While Decatur would take the original Intrepid into Tripoli Harbor, recapture and scuttle the Philadelphia, and receive a promotion to Captain as a reward, Somers was given the opportunity to match Decatur’s glory. Somers would convert the Intrepid into a fireship full of explosives, sail it into Tripoli harbor, light a fuse and escape in row boats before the ship would explode and destroy the anchored enemy fleet. Just before emarking on his last mission, Somers huddled with his school yard friends Stewart and Decatur, took a ring off his finger, cut it into three parts and gave the other each a piece. This was not the ring Washington had given him. The ring with Washington’s hair was left back in Philadelphia with his sister Sarah.
Commanding the converted fire ship Somers and his crew died when the Intrepid inexplicitly exploded in Tripoli harbor on September 4, 1804. Somers and the two other officers and ten seamen, were buried along "the shores of Tripoli" near the old castle fort. And there they remained for over two hundred years.
Now that American ties with Libya have improved, the repatriation of the remains of the thirteen Americans is expected to eventually happen, increasing interest in Somers, Stewart, Decatur, the Barbary Wars and the Somers ring.
[See: Photo of Somers Ring, from 300 Years at the Point – A History of Somers Point, N.J. ]
The dark blue and white enamel ring contains thirteen pearls surround a glass locket, is said to contain a genuine relic - a piece of George Washington’s hair. Washington reportedly gave the ring to Somers around the time he was granted a warrant as a midshipman, in April 1798.
One possible occasion was on November 9, 1798, when the frigate to which Somers had recently been assigned as a Midshipman, the USS United States, was anchored at Chester, Pennsylvania. At 7 P.M. that evening, Captain John Barry and the ship’s designer and builder Joshua Humphries came aboard. Shortly thereafter, General George Washington arrived at Chester, where the horse troops of Philadelphia received him. Washington stayed in Chester overnight, possibly aboard the United States, which gave him a 15-gun salute upon his departure the next morning.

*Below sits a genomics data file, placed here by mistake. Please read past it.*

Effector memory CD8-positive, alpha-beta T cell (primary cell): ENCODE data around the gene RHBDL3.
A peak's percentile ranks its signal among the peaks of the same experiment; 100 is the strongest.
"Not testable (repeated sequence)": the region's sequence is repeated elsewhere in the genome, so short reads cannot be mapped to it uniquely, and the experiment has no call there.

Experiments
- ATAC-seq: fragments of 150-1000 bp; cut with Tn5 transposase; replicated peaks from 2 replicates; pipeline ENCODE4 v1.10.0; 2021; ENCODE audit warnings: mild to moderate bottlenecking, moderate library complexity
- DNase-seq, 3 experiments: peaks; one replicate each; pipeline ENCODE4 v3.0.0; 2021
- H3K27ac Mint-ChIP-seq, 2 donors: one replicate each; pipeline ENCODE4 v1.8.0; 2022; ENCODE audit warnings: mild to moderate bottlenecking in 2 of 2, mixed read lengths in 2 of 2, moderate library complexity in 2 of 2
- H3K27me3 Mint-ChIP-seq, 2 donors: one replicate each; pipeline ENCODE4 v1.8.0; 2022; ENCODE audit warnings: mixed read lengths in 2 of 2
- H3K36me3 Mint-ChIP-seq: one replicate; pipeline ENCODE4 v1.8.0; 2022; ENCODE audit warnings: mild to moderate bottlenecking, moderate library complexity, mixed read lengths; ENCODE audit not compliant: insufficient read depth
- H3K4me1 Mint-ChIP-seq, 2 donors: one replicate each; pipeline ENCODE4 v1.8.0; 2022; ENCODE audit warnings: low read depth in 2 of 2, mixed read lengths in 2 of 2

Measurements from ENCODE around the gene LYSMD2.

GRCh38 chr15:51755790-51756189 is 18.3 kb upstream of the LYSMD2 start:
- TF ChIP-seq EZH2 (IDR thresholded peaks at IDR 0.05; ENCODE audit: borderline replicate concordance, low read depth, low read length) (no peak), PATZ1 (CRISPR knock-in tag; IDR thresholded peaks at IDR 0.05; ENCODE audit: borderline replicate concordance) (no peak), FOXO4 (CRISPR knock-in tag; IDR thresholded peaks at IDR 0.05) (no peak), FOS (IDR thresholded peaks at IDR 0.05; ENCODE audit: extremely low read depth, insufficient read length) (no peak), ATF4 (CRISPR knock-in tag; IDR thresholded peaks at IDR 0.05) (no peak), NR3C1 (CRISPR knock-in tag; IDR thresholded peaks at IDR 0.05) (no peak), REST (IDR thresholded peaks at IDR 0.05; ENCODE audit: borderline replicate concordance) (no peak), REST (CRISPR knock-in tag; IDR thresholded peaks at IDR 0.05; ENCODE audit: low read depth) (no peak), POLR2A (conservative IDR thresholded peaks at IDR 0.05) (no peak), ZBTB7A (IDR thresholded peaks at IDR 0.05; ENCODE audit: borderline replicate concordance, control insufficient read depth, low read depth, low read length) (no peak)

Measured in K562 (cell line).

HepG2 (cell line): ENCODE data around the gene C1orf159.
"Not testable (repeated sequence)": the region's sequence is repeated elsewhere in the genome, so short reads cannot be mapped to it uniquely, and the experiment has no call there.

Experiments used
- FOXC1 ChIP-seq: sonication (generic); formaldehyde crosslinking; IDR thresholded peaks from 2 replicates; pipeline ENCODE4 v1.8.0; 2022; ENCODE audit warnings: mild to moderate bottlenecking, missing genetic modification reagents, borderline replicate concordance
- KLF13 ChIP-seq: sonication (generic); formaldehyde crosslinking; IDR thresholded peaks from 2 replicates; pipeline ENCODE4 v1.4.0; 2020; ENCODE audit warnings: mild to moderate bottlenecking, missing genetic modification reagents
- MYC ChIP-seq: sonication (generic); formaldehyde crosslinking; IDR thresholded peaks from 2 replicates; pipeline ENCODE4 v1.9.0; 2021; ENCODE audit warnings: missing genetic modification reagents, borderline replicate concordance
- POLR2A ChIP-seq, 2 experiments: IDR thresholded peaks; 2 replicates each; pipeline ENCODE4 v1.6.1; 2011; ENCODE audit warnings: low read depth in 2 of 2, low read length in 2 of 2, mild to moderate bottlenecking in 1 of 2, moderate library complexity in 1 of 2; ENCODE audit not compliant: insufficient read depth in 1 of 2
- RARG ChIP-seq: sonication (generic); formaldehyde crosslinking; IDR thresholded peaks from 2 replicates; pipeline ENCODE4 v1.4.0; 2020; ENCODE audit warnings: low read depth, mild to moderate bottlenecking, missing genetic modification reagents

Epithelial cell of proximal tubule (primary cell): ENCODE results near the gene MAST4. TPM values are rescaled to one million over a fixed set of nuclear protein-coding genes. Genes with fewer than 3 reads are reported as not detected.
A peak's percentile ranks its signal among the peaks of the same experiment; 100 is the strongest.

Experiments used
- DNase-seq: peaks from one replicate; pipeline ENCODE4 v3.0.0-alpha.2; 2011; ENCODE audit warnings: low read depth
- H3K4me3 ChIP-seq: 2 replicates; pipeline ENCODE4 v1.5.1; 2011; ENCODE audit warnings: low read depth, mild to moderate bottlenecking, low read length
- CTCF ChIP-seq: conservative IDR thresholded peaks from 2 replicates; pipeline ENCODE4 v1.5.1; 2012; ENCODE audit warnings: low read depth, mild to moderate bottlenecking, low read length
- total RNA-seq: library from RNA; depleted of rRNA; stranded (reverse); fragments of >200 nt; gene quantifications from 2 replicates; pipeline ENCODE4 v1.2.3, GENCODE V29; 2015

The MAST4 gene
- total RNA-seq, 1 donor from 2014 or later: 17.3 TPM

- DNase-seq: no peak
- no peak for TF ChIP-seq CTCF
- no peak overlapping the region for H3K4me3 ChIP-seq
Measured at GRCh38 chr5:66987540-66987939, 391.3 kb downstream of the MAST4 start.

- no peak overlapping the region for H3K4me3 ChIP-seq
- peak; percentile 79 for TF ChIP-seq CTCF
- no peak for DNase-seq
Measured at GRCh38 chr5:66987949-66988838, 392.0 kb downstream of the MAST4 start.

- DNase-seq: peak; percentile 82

Before he left to fight the Barbary pirates, Somers had the ring and gave the ring to his sister Sarah Keen for safe keeping. Sarah’s husband William Kean became the executor of Somers’ estate, which included most of Somers Point, New Jersey at the time, also included the ring.
William Keen had also handled the distribution of prize money from a pirate ship Somers had captured, which included a percentage to a Marine that Somers had earlier court marshaled, but apparently let participate in the fighting.
When Somers never returned from Tripoli, his sister Sarah inherited the ring, and when she died, the ring was passed on to her niece, Sarah Sophia Leaming, of Upper Township, New Jersey. Sarah was buried in a grave next to the old New York Avenue schoolhouse, and left money for a monument to ensure the community’s memory of her brother.
Sarah Sophia Leaming, daughter of Constant Somers, apparently married William Leaming, and their son Jonathan Leaming makes mention of the ring.
The affidavit of Jonathan Leaming (December 25, 1891), the son of Constant Somers’ daughter Sarah and William Leaming, attested that, "…Among the personal effects of Sarah Keen was a peculiar, antique finger ring, which was always called Washington’s ring. It is a flat, gold ring, with a square setting of dark blue enamel. On the outside edge of this dark blue enamel square is a small stripe of white enamel, and in the center of said square is a round box and glass containing hair surrounded by thirteen pearls. On each side of said square, on the shanks of the ring are alternate gold and light blue enamel stripes, within which field of stripes on each side, is small circle of dark blue enamel. The hair contained in this ring is said to be that of George Washington."